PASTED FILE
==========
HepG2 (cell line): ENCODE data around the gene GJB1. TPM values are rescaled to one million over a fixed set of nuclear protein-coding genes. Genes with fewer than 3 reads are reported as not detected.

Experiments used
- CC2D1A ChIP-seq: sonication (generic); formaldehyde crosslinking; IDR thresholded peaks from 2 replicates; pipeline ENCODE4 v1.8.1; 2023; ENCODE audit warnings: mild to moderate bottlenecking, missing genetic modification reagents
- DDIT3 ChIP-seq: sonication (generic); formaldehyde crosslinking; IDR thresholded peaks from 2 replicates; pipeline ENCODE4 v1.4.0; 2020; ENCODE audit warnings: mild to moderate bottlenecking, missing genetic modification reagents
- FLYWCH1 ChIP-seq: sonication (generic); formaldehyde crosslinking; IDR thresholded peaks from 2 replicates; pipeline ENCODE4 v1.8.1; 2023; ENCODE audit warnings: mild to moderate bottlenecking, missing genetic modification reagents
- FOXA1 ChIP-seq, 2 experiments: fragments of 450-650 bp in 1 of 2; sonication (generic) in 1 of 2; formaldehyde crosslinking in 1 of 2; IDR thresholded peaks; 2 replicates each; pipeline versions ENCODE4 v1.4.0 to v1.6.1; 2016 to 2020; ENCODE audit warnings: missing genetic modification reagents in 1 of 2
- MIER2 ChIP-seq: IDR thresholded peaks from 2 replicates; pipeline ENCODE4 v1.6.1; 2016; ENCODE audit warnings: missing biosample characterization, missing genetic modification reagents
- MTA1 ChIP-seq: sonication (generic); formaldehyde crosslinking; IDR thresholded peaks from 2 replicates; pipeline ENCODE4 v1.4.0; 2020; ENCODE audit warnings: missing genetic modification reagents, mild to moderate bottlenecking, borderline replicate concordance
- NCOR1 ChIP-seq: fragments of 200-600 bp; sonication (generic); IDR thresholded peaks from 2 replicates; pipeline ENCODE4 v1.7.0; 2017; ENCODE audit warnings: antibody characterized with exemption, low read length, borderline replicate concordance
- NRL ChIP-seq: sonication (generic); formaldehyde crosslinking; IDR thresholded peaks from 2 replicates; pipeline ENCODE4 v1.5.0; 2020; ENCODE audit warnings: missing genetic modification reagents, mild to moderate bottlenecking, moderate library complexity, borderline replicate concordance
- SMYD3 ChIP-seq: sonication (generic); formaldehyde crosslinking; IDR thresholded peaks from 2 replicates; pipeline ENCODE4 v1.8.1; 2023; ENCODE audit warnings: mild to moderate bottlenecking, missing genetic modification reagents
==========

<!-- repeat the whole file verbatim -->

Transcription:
HepG2 (cell line): ENCODE data around the gene GJB1. TPM values are rescaled to one million over a fixed set of nuclear protein-coding genes. Genes with fewer than 3 reads are reported as not detected.

Experiments used
- CC2D1A ChIP-seq: sonication (generic); formaldehyde crosslinking; IDR thresholded peaks from 2 replicates; pipeline ENCODE4 v1.8.1; 2023; ENCODE audit warnings: mild to moderate bottlenecking, missing genetic modification reagents
- DDIT3 ChIP-seq: sonication (generic); formaldehyde crosslinking; IDR thresholded peaks from 2 replicates; pipeline ENCODE4 v1.4.0; 2020; ENCODE audit warnings: mild to moderate bottlenecking, missing genetic modification reagents
- FLYWCH1 ChIP-seq: sonication (generic); formaldehyde crosslinking; IDR thresholded peaks from 2 replicates; pipeline ENCODE4 v1.8.1; 2023; ENCODE audit warnings: mild to moderate bottlenecking, missing genetic modification reagents
- FOXA1 ChIP-seq, 2 experiments: fragments of 450-650 bp in 1 of 2; sonication (generic) in 1 of 2; formaldehyde crosslinking in 1 of 2; IDR thresholded peaks; 2 replicates each; pipeline versions ENCODE4 v1.4.0 to v1.6.1; 2016 to 2020; ENCODE audit warnings: missing genetic modification reagents in 1 of 2
- MIER2 ChIP-seq: IDR thresholded peaks from 2 replicates; pipeline ENCODE4 v1.6.1; 2016; ENCODE audit warnings: missing biosample characterization, missing genetic modification reagents
- MTA1 ChIP-seq: sonication (generic); formaldehyde crosslinking; IDR thresholded peaks from 2 replicates; pipeline ENCODE4 v1.4.0; 2020; ENCODE audit warnings: missing genetic modification reagents, mild to moderate bottlenecking, borderline replicate concordance
- NCOR1 ChIP-seq: fragments of 200-600 bp; sonication (generic); IDR thresholded peaks from 2 replicates; pipeline ENCODE4 v1.7.0; 2017; ENCODE audit warnings: antibody characterized with exemption, low read length, borderline replicate concordance
- NRL ChIP-seq: sonication (generic); formaldehyde crosslinking; IDR thresholded peaks from 2 replicates; pipeline ENCODE4 v1.5.0; 2020; ENCODE audit warnings: missing genetic modification reagents, mild to moderate bottlenecking, moderate library complexity, borderline replicate concordance
- SMYD3 ChIP-seq: sonication (generic); formaldehyde crosslinking; IDR thresholded peaks from 2 replicates; pipeline ENCODE4 v1.8.1; 2023; ENCODE audit warnings: mild to moderate bottlenecking, missing genetic modification reagents